Interacting with the audience serves several purposes:
  • It takes the pressure off of you to be the sole source of information
  • It helps you learn where the audience is in their knowledge of your topic so you can customize your talk for them (and feel more prepared)
  • It allows the audience to share their own lifetime of experience and knowledge, bringing an essence of teamwork to the presentation
  • It gives you and the audience a mental break from straight lecture
  • It allows them to process what you’ve been talking about
  • It shakes things up a bit, adding discussion, movement and fun to the proceedings.

c) Finally, I recommend re-framing the way you see your audience. Visualize yourself giving a successful presentation, and start thinking of the audience as an ally, not an enemy. The audience wants you to succeed. They hope to learn something new, maybe even be entertained. They are certainly not hoping you fall on your face and forget your entire speech. They are rooting for you. Incorporate this perception of the audience into your visualization before you give your presentation.

These three things, together with careful preparation and practice, will guarantee reduced anxiety over time.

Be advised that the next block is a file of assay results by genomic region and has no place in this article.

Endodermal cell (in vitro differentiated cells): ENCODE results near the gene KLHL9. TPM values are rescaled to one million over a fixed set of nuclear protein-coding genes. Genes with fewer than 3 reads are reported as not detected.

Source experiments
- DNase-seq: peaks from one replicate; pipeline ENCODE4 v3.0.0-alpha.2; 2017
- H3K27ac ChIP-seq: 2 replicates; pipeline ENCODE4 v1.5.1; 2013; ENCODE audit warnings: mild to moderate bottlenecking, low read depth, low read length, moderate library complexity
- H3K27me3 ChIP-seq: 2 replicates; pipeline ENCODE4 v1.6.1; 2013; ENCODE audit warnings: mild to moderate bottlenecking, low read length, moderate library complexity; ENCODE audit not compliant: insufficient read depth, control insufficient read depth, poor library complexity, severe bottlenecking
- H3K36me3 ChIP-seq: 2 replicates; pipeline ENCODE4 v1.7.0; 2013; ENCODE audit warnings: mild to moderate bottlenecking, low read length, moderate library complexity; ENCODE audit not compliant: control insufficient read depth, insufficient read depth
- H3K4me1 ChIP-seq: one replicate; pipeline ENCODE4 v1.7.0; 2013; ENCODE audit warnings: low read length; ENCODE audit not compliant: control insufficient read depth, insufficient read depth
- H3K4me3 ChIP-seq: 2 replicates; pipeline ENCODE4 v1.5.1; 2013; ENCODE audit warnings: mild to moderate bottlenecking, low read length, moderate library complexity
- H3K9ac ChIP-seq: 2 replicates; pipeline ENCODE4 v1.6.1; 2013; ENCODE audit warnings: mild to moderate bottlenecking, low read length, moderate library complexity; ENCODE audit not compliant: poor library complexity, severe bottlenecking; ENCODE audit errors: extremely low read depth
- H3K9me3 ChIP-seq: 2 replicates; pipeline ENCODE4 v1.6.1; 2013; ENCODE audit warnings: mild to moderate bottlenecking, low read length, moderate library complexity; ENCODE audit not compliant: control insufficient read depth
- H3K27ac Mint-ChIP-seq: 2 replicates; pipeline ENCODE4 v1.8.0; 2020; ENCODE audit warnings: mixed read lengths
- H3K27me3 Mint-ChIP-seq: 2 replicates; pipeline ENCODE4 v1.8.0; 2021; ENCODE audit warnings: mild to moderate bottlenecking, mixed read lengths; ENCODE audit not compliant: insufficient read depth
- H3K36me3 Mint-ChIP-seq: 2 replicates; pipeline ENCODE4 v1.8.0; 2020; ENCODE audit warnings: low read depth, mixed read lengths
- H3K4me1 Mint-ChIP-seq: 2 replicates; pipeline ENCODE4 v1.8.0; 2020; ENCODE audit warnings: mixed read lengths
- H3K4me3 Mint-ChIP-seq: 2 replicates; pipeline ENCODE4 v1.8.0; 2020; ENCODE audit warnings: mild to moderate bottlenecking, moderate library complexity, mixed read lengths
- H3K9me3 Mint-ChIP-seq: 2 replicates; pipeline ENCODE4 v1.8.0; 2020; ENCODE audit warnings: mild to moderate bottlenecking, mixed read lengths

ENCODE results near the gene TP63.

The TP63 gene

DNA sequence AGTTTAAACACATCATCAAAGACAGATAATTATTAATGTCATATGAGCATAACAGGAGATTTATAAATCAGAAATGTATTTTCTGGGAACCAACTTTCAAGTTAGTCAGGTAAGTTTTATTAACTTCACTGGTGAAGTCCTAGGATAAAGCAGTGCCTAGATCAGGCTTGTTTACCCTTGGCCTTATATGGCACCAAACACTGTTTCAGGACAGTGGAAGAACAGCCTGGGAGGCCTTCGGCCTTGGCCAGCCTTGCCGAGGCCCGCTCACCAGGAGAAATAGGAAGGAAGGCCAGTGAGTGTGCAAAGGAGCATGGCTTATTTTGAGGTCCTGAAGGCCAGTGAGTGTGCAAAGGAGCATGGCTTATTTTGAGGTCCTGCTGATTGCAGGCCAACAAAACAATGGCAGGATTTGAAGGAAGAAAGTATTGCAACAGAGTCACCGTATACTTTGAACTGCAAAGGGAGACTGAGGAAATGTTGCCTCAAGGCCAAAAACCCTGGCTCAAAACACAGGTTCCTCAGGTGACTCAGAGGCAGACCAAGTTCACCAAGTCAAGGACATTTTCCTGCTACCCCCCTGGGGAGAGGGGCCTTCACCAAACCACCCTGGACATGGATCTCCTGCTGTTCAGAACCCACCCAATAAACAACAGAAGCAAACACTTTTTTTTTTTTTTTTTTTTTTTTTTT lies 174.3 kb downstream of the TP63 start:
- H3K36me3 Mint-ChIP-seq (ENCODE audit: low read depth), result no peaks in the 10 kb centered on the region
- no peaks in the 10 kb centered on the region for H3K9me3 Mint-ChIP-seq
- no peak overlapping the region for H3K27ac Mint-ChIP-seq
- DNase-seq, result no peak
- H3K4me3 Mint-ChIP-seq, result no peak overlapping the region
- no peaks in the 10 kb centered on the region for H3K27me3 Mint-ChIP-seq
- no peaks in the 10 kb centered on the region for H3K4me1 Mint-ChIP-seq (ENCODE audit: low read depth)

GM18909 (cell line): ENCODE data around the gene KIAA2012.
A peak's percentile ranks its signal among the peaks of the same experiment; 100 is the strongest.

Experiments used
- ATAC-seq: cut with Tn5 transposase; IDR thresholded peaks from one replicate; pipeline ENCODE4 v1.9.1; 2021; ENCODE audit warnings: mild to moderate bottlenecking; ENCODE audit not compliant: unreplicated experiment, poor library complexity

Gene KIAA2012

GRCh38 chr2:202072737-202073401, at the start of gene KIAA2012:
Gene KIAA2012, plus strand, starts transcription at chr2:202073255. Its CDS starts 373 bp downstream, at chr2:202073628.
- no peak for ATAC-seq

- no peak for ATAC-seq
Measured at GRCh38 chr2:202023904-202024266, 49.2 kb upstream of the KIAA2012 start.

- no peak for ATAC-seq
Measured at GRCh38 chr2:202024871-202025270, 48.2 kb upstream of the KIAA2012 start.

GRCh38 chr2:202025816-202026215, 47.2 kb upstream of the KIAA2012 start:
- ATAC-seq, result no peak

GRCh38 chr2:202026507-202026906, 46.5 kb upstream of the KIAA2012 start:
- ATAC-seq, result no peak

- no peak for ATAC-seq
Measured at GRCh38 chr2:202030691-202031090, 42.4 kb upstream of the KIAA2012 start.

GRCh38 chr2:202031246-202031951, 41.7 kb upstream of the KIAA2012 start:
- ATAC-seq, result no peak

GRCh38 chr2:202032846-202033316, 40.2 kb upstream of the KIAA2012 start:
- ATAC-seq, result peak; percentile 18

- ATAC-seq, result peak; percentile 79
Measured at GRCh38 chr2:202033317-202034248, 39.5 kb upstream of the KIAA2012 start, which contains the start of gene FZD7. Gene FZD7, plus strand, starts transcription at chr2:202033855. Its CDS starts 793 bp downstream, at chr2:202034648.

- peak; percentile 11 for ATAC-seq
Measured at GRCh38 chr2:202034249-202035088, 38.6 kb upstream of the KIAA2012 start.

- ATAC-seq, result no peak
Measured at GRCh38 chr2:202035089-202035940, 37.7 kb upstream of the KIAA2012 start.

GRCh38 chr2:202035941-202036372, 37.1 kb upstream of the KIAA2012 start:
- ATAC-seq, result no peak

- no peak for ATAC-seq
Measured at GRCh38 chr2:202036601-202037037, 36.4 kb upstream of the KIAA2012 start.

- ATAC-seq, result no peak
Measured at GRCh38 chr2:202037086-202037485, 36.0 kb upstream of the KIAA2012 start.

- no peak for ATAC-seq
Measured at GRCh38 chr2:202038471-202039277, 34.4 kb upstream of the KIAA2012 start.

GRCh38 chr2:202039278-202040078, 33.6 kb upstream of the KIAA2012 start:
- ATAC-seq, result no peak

7) Is there anything good about feeling anxious before public speaking?
There are different opinions on this in the public speaking community, but my opinion is that a little anxiety is beneficial. Too much anxiety can hinder performance, so some stretching, breathing and relaxation exercises are still helpful. But there’s no need to completely eradicate nervousness.

Just as an athlete uses that adrenaline rush before a competition to run faster, jump higher or throw farther, a speaker can use the adrenaline before a presentation to provide a helpful jolt of energy and enthusiasm.

Another analogy is that of riding a roller coaster. Fear and excitement are intertwined when we ride a roller coaster. Our brain logically knows that we aren’t in danger; otherwise we would never get on the ride in the first place. We scream and we laugh, all at the same time. At the end, we experience relief and exhaustion, but our energy is high.

A little bit of anxiety propels a speaker to give her best performance. It gives a speaker a sense of excitement, an edginess, a sparkle in her eye.

Related Articles: